H-term shifts gears on its third year after lifted pandemic restrictions


Media: Sarah Bender

Mark Nelson’s Get Outdoors PA class takes a scenic walk around Hopewell Furnace National Historic Site.

Many attributes of H-term from its inaugural term until this year’s H-term have outstanding distinctions. Many 5th and 6th formers who attended Hill during the 2020 school year can support this assertation. From the change in the time of year to the changes in the class schedule, H-term has evolved over the past three years to better the experience of the Hill community

According to the school’s website, “H-term is The Hill School’s distinctive, experiential, and interdisciplinary mini term held between the Thanksgiving and winter holiday breaks.” Established in 2020, H-term allows students “to explore non-traditional courses that offer more opportunities for collaboration and creative learning, as well as off-campus internships and independent study projects.” However, H-term in 2020 looked very different from its current design. For example, in 2020, H-term was completely remote. During the months of January and February, faculty members taught virtually several hours a day, five days a week, for six weeks to various groups of students who were grouped together by form.

“H-term was a way for us to keep the community engaged while everyone was remote,” Dean of the Quadrivium Jared Courtney explains. After receiving feedback from students, the administration decided that H-term would return the following school year. The Hill community liked the idea of having a time of learning with classes that you wouldn’t traditionally see in high schools.

Preceding the 2021-2022 school year, the administration worried about a wintertime surge of COVID-19 cases at Hill. Therefore, they decided to push back H-term to December to combat the COVID surge, as well as aid international students who faced travel restraints and quarantine restrictions. During this time, H-term consisted of two in-person classes, one in the morning and one in the afternoon, each for two and a half hours. Afterwards, the administration collected feedback again through a community-wide survey and spent the remainder of the calendar year redesigning H-term.

A common theme in student and faculty responses highlighted the need for more than two classes, as well as a mix of some shorter classes and some longer classes. Acting upon this feedback, the administration and teaching faculty designed shorter morning classes such as math, sewing, and humanities, each for one hour and 15 minutes. These morning classes were to be generally suited for an academic setting. An afternoon period would last for two and a half hours and be more experiential. Courtney added, “We wanted students getting out of seats, doing things and collaborating. Some classes go off-campus.”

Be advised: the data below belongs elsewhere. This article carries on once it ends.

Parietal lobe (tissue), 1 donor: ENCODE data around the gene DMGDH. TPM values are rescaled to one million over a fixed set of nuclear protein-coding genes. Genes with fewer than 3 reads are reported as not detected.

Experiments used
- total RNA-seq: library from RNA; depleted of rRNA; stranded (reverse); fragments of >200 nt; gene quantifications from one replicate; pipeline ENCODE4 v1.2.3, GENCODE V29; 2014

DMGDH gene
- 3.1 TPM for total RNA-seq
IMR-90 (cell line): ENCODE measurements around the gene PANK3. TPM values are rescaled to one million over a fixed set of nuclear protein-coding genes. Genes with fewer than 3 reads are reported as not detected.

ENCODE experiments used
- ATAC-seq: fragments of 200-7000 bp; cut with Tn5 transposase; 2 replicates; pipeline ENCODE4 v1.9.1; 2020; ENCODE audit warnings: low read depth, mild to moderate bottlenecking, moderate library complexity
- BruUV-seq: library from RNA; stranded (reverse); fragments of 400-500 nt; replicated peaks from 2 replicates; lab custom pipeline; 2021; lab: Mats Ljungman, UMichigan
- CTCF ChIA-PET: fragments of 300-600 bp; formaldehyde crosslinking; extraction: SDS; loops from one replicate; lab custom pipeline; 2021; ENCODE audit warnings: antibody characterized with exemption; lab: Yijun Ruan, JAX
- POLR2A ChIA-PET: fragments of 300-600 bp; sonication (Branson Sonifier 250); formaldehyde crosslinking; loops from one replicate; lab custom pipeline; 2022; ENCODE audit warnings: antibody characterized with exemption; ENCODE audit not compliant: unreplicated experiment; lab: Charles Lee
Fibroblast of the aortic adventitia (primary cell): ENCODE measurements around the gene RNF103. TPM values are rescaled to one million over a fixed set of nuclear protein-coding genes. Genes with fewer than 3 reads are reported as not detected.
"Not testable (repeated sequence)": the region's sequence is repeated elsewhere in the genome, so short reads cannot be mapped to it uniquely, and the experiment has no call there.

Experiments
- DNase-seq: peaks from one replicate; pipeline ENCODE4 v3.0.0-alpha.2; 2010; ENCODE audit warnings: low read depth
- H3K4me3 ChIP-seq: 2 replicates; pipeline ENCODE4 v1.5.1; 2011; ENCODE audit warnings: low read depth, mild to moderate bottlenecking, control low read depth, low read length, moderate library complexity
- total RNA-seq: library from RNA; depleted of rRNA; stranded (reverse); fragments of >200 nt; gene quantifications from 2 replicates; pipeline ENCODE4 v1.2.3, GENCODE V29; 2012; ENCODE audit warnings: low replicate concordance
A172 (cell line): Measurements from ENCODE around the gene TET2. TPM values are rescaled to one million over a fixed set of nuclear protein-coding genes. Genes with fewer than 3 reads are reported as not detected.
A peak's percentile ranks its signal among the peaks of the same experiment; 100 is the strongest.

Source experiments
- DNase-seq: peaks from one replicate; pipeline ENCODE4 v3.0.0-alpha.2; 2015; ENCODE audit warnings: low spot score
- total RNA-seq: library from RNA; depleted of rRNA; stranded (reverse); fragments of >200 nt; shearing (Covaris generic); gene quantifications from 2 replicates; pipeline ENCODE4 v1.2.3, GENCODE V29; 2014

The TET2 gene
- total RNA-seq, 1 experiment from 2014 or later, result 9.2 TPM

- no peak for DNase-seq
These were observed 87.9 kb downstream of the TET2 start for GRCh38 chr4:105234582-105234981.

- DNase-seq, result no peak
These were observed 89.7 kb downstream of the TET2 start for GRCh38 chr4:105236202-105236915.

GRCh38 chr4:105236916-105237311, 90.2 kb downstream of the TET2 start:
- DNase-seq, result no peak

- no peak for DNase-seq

Moniyah Person-Henderson ’23 witnessed the evolution of H-term firsthand. H-term was created during her 4th form year at Hill. During this time, Person-Henderson was a virtual student who completed an independent study project in addition to her weekly classwork. She even took a step further and created her own company alongside a close friend. “It was truly a time for us to step outside the box and try something different that we would not otherwise normally do,” Person-Henderson explained. The following year, MoniYah Person-Henderson took an online Harvard course about advanced topics in computer science, worked on an independent study and finished another course where she was able to design her own prototype of a “green” home in the future. This year, for her 6th form year, Person-Henderson completed an independent study, but she also enrolled in two H-term classes. She enjoyed that all students who were working on an independent study project were placed in a classroom together, which was a change from last year when she was lonely in the library working for two hours.

While many students at Hill enjoy H-term because it provides an opportunity for students to relax and still learn by taking unique courses that would not be found elsewhere, others believe that H-term is a setback regarding their academic work.

Layla Choudhri ’26 is part of the group that believes that H-term is beneficial. Choudhri commented, “I think that this is a great adjustment period. These two weeks are at an awkward time and starting new topics would not carry out well into January. This is also a great time to spend time with other friends in forms that you normally would not have.”

On the other hand, Ella Lee ’24, finds that H-term can have negative effects on teachers and students alike. Lee explained, “I think as a junior it’s tough losing that much academic time with AP’s. Despite the fact that Hill chooses not to continue academic work, the rest of the world does, and the AP test doesn’t change. I think H-term has an impact on the pacing of work, especially for honors and AP’s which puts a lot of stress on teachers, which is negative. With that being said, I am grateful to have found a productive way to spend my H-term interning.”

Although H-term has certainly changed, Hill students are still optimistic about its place here at Hill. Person-Henderson concluded, “I think H-term is a wonderful time for students to learn about their interests outside of the classroom from truly wherever in the world. I am excited to see how it advances for future students.”